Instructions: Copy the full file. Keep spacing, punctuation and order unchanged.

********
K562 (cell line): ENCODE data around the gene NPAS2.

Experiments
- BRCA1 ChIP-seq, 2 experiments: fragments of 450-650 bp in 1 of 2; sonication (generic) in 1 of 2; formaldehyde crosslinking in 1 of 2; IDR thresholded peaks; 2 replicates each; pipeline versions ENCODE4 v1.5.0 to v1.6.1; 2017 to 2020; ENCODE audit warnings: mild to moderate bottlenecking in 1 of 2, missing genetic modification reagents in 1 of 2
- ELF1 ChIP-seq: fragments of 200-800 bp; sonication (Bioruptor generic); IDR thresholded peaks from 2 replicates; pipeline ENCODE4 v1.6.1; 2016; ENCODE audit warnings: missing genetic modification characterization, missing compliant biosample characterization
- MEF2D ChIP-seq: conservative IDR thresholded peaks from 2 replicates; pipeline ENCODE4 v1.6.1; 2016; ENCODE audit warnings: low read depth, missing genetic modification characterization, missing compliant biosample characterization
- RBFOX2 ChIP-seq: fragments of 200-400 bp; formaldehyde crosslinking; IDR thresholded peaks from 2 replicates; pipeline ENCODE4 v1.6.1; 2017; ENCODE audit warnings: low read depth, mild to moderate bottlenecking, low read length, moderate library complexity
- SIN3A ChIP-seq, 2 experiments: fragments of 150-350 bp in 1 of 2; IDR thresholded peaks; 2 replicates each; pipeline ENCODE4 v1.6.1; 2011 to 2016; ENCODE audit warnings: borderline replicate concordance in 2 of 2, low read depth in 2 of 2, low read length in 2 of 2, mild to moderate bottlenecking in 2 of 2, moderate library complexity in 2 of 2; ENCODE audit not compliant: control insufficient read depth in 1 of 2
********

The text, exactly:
K562 (cell line): ENCODE data around the gene NPAS2.

Experiments
- BRCA1 ChIP-seq, 2 experiments: fragments of 450-650 bp in 1 of 2; sonication (generic) in 1 of 2; formaldehyde crosslinking in 1 of 2; IDR thresholded peaks; 2 replicates each; pipeline versions ENCODE4 v1.5.0 to v1.6.1; 2017 to 2020; ENCODE audit warnings: mild to moderate bottlenecking in 1 of 2, missing genetic modification reagents in 1 of 2
- ELF1 ChIP-seq: fragments of 200-800 bp; sonication (Bioruptor generic); IDR thresholded peaks from 2 replicates; pipeline ENCODE4 v1.6.1; 2016; ENCODE audit warnings: missing genetic modification characterization, missing compliant biosample characterization
- MEF2D ChIP-seq: conservative IDR thresholded peaks from 2 replicates; pipeline ENCODE4 v1.6.1; 2016; ENCODE audit warnings: low read depth, missing genetic modification characterization, missing compliant biosample characterization
- RBFOX2 ChIP-seq: fragments of 200-400 bp; formaldehyde crosslinking; IDR thresholded peaks from 2 replicates; pipeline ENCODE4 v1.6.1; 2017; ENCODE audit warnings: low read depth, mild to moderate bottlenecking, low read length, moderate library complexity
- SIN3A ChIP-seq, 2 experiments: fragments of 150-350 bp in 1 of 2; IDR thresholded peaks; 2 replicates each; pipeline ENCODE4 v1.6.1; 2011 to 2016; ENCODE audit warnings: borderline replicate concordance in 2 of 2, low read depth in 2 of 2, low read length in 2 of 2, mild to moderate bottlenecking in 2 of 2, moderate library complexity in 2 of 2; ENCODE audit not compliant: control insufficient read depth in 1 of 2